I journeyed up to the Veissman heating showroom at their Warwick headquarters to try to learn more about high-efficiency heating and ultimately ended up buying their furnace. It’s a good furnace, for oil, but it’s still oil. According to the technicians during their annual check-ups, it runs at “top efficiency” for oil, which is around 88-89%.

Given the high price of oil, not to mention our interest of cutting our carbon footprint, we took advantage of the now defunct Solarize Charlestown program to get solar panels installed on our roof. It cut our electric bills by more than half and we generally get a monthly check from National Grid for the excess electricity our panels generate. On Friday, we got our monthly check for $52.87.

We used RISE to get a free energy audit that spotted further ways we could save energy and money from simple and inexpensive improvements, such as adding insulation in key areas or changing a vent.

We would add a residential-sized wind turbine if Charlestown allowed it – which it doesn’t.

My point is that like so many other changes, we may chafe at the initial investment or early inconvenience, but the odds are we will like the results or at minimum get used to them.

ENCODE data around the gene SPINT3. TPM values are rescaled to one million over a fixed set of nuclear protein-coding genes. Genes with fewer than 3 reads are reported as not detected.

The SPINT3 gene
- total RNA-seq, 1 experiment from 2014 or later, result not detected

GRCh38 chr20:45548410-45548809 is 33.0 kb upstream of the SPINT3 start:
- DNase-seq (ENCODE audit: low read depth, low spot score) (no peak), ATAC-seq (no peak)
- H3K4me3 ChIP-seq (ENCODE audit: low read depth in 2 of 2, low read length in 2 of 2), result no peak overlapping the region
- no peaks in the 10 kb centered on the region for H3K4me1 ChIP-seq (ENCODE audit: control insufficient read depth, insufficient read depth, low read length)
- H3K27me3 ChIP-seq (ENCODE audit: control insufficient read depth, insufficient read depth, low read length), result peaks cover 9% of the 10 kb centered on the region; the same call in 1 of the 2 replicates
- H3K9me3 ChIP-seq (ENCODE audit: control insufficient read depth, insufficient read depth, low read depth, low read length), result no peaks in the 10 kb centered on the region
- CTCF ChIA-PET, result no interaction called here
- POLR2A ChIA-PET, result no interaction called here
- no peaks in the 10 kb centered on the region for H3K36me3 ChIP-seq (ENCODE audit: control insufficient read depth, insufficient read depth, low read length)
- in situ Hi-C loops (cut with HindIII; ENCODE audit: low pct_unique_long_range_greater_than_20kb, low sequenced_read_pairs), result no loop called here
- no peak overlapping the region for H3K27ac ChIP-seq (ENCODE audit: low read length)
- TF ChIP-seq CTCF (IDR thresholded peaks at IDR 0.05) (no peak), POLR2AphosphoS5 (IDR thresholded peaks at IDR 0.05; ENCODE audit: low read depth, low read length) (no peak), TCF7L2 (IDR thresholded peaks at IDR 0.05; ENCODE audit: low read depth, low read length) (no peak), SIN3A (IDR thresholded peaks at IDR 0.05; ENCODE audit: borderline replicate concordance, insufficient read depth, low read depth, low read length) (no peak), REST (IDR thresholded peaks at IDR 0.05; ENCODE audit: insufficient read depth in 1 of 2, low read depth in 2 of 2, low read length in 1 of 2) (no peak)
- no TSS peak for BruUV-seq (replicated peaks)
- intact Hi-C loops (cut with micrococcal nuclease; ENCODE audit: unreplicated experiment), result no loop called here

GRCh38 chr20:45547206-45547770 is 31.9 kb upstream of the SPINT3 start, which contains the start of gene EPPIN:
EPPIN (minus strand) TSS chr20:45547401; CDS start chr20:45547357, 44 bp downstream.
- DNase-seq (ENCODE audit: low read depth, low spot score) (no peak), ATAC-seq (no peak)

In every aspect of life, bureaucrats work to implement decisions our elected officials make to “promote the general welfare.” Whether we like them or not, we adjust.

I quit smoking in 1990 largely because smoking restrictions were getting on my nerves. It was the best personal health decision I ever made, not to mention a welcome change to family and friends who had endured my smoke.

We all have our opinions about the changes we have had to make to cope with the pandemic. If we had adhered to the restrictions earlier and more strictly, we might have saved half a million lives.

Finally, Flip’s display of ignorance about the Act on Climate law completely neglects to note that we do not make such serious changes without support and community effort. From Congress to the State House to Town Hall, we should expect to see support for changes to our carbon footprint come in many forms, ranging from subsidies to tax credits.

On that subject, while Charlestown is still in the budget process, why not add a property tax INCENTIVE to encourage more Charlestown property owners to invest in energy efficiency? That’s one way to help keep Quonnie from drowning.

Most of Charlestown's high priced property threatened by climate-driven sea level rise and storms